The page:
Young Lungs

On Monday, I had the much anticipated (not really) pulmonary function test. Since I’ve had this test before and I knew what to expect, I wasn’t really worried about it. There wasn’t really anything I could do even if I was worried about it, so worrying would have been a complete waste of time.

I got there early and got to hear the nurse who performs test explain to an old man (who seemed to be a little distant cognitively) and his wife why she couldn’t perform the test the way that the doctor wanted it done because a doctor wasn’t supervising the test. Apparently, he needed some special technique done or something. Anyway, they were having to reschedule their appointments. I figured that I probably wouldn’t have to be rescheduled because, as far as I knew, there were no extra tricks or techniques expected for my test.

When I got called back, my dad offered to go with me. It was sweet of him to do that, but it really wasn’t necessary. Of course, of all the tests and appointments that he’s gone to with me, including sitting through my being stuck for the mega-dose iron infusion, I’m pretty sure that this is one of the only ones that his stomach could have handled. Still, I didn’t need moral support for this one, so I felt safe going back on my own.

The nurse did the whole pre-test questionnaire, which was the only part of the test where I became pretty unnerved. She asked the standard “Do you smoke now? Have you ever smoked?” questions that I have always received a very emphatic “no” from me. She decided, based on that response, that I had never taken any sort of lung treatments/medicines. Though I was sitting away from the screen, I was able to read the questions over her shoulder and I pointed out to her that I had used inhalers many times in my life. She asked if I’d used them that day, and I said no. She was basically said that that was all that mattered. And, while I know that that’s true for the results part, I have to wonder if maybe the past history (including last month) of inhaler use and various drugs to help me breathe is something that might help with the complete interpretation of the results. She didn’t change the answers, so that perturbed me. (If it had been, “Have you used the drugs in the past x number of hours?”, then I might not have felt so annoyed by the “Never” response. I would have preferred that she go with the more appropriate “Yes, but not in the past 12-24 hours.”)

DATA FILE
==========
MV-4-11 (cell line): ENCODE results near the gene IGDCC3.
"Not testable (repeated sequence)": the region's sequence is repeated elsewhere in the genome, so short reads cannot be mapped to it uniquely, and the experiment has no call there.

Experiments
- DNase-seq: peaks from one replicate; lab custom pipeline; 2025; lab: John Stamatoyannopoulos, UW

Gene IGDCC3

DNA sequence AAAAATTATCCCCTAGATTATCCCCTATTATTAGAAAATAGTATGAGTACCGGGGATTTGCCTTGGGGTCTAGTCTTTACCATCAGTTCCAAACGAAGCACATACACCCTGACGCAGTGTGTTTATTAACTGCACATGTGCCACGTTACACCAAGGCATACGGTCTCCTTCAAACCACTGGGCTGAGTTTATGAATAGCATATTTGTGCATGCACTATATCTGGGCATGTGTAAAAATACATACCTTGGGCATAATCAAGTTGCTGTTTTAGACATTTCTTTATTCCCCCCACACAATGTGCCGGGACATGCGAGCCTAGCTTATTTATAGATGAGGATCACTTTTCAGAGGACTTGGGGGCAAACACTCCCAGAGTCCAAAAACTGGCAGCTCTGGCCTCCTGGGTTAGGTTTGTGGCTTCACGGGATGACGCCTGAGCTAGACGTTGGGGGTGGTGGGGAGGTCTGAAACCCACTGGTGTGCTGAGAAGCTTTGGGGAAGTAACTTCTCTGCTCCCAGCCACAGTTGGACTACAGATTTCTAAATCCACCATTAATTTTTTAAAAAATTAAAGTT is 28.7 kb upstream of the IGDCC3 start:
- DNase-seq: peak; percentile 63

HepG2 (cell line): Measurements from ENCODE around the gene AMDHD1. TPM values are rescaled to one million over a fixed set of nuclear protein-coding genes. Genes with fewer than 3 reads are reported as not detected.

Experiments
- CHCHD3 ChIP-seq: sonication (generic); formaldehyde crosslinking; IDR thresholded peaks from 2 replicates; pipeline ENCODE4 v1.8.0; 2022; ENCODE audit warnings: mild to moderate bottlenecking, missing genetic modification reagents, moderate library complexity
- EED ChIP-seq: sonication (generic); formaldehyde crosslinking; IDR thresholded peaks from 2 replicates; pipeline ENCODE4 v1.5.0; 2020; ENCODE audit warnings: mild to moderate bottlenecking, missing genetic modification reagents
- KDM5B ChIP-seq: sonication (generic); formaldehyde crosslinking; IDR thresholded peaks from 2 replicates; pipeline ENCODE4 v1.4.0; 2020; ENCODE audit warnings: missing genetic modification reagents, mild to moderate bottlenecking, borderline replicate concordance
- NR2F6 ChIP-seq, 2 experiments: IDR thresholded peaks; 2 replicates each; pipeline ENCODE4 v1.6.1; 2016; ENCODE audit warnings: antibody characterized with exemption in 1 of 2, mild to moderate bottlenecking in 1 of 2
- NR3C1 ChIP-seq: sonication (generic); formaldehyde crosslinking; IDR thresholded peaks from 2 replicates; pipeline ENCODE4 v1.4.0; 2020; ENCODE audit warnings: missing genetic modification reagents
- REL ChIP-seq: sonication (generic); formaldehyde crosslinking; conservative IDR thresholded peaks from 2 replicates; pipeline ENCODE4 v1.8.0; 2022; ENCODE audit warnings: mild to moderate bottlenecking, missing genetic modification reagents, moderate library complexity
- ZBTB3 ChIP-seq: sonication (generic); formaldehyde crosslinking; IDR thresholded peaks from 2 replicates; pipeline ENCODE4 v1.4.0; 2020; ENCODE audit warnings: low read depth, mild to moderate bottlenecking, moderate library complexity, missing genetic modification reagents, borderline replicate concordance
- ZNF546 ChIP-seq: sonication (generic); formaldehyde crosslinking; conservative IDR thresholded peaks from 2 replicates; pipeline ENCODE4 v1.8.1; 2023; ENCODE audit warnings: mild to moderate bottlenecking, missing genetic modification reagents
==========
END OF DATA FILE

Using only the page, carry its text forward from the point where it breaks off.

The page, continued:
I also felt a little shocked by not having to use nose clips. That had always been part of the tests I’d done in the past, but it didn’t appear to be a part of this test. Either that or the nurse screwed it up.

Anyway, I did the test twice, because you have to do it at least twice for them to consider it official. The first time I did pretty well, but not as well as I did the second time. I not only proved that my lungs were feeling pretty good, I managed to score a lung age of 25. That made me feel pretty good since my 29th (*shudder*) birthday is in less than 2 weeks.

I felt a bit off after the test. Mainly I was just dizzy, which happens, for me at least, with this test.

About Janet Morris

I'm from Huntsville, Alabama. I've got as many college credits as a doctorate candidate, and the GPA of some of them, too. I have a boss by the name of Amy Pond. She's a dachshund. My parents both grew up in Alabama.